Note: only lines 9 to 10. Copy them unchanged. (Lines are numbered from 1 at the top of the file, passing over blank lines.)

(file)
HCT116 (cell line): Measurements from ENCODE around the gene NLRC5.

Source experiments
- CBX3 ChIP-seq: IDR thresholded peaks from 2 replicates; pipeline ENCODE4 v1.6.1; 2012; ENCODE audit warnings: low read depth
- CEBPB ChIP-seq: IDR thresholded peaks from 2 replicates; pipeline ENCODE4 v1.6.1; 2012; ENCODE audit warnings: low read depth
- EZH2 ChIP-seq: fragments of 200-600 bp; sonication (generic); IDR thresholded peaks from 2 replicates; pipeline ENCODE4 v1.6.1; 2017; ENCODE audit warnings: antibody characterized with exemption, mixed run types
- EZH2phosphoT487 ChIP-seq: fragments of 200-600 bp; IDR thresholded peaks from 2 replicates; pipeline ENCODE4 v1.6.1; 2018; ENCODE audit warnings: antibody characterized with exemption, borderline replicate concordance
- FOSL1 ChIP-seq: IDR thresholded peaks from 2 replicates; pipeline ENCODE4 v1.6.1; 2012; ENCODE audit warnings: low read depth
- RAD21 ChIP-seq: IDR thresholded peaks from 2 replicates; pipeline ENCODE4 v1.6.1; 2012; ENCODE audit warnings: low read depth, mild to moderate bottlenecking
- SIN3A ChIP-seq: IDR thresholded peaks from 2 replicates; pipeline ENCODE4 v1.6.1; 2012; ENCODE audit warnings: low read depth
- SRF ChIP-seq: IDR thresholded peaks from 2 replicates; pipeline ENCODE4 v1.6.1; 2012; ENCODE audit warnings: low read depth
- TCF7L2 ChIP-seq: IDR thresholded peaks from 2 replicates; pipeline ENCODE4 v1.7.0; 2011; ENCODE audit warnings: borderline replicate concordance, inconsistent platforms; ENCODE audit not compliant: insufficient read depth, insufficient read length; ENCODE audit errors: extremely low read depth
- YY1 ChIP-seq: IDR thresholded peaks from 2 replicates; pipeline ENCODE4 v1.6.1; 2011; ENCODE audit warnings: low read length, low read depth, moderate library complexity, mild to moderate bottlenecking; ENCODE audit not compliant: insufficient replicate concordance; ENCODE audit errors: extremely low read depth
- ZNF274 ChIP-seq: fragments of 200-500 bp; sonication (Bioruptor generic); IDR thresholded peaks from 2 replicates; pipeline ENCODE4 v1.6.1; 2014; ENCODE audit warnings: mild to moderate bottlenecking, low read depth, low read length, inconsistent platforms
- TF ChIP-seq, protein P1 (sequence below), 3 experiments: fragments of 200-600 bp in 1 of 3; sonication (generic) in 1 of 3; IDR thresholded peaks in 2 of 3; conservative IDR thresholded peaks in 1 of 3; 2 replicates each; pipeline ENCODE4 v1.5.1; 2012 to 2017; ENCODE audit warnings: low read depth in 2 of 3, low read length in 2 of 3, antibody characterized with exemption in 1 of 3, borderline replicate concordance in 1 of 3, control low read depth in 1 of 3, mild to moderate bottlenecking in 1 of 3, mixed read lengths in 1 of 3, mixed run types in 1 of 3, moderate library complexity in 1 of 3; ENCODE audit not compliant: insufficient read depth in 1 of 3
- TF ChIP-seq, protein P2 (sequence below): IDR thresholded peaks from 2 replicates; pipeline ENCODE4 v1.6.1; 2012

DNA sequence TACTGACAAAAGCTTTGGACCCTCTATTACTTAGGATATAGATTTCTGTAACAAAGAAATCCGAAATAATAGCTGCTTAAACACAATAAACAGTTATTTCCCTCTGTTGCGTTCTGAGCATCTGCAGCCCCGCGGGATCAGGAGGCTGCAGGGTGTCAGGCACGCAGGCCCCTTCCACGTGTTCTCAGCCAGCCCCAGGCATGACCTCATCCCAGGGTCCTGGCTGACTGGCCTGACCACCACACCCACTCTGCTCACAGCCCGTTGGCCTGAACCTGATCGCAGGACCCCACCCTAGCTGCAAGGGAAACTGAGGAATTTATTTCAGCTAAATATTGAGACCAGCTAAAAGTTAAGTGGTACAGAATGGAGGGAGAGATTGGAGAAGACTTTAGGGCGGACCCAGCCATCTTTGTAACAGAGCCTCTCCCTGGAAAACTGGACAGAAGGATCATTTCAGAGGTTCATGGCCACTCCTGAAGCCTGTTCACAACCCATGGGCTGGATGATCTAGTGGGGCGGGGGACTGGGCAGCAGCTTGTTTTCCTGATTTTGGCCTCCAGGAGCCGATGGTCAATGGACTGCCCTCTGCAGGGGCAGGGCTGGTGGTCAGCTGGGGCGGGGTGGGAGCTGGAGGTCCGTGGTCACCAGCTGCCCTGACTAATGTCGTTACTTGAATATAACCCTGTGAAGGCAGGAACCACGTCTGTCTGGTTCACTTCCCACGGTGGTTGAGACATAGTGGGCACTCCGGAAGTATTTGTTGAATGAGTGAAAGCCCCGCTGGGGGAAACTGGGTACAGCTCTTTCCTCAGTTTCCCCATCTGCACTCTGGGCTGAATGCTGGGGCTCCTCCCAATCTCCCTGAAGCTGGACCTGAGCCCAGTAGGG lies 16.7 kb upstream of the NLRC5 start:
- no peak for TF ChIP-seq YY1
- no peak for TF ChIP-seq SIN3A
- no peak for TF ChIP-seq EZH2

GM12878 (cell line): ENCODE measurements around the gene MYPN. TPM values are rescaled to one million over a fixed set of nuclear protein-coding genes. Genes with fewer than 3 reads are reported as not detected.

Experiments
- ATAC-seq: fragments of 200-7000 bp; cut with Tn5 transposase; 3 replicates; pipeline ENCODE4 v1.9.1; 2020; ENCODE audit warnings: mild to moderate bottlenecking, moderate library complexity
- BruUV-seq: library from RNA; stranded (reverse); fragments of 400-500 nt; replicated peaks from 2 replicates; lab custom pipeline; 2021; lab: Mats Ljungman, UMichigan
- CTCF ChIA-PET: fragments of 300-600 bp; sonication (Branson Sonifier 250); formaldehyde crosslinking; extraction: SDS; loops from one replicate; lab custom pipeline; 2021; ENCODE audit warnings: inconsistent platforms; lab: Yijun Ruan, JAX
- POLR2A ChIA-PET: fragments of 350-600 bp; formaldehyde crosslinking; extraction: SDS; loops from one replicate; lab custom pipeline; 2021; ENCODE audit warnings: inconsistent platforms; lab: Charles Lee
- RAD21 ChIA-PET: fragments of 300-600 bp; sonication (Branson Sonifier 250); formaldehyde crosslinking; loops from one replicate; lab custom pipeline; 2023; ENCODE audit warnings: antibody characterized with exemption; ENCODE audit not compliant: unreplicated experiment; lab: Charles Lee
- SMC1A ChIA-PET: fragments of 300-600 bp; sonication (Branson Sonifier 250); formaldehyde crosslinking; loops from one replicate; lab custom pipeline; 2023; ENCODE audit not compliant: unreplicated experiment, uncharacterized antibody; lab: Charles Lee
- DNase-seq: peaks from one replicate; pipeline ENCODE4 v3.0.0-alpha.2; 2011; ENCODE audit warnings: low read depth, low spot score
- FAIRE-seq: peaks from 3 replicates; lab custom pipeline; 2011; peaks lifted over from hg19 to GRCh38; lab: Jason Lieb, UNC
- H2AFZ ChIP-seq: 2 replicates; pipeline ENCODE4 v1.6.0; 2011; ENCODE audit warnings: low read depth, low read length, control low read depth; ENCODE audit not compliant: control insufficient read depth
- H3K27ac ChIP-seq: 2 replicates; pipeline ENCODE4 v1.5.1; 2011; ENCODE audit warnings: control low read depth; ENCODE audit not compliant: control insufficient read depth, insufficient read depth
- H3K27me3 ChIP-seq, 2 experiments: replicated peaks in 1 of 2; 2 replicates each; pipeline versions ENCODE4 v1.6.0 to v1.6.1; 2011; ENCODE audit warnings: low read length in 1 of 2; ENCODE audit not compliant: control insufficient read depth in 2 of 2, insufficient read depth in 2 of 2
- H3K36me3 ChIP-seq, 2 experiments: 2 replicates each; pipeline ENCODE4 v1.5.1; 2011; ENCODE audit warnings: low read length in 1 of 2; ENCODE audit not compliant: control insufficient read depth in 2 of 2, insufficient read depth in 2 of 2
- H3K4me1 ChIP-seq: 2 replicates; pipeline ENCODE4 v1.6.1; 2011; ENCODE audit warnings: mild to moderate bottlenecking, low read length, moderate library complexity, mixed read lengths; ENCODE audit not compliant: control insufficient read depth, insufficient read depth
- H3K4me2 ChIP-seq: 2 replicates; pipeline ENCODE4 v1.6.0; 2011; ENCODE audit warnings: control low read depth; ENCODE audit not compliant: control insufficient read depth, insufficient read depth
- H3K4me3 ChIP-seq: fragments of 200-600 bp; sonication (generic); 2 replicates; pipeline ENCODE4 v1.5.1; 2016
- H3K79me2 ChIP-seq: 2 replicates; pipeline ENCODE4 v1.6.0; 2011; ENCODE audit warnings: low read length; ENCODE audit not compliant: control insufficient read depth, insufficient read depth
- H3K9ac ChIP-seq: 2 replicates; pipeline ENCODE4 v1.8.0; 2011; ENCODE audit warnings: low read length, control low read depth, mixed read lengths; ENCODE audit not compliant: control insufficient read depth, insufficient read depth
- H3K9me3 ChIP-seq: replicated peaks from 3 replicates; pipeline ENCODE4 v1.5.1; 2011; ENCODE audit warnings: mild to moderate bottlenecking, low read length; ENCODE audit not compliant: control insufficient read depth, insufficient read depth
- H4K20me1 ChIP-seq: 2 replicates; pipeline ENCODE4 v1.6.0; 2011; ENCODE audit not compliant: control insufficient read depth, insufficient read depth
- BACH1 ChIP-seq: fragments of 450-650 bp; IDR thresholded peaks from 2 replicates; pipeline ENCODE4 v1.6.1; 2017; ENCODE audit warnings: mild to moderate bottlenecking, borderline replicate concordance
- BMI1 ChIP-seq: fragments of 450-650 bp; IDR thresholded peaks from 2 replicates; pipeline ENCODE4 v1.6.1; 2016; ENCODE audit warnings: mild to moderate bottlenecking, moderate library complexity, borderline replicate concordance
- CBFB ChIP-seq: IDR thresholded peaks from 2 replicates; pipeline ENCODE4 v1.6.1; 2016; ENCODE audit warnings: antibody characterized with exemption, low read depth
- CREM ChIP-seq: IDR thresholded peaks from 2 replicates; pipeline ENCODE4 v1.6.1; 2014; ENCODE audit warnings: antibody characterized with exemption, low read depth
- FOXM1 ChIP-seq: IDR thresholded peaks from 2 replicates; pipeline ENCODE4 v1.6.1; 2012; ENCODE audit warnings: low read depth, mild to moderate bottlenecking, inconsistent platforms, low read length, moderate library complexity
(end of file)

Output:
- SIN3A ChIP-seq: IDR thresholded peaks from 2 replicates; pipeline ENCODE4 v1.6.1; 2012; ENCODE audit warnings: low read depth
- SRF ChIP-seq: IDR thresholded peaks from 2 replicates; pipeline ENCODE4 v1.6.1; 2012; ENCODE audit warnings: low read depth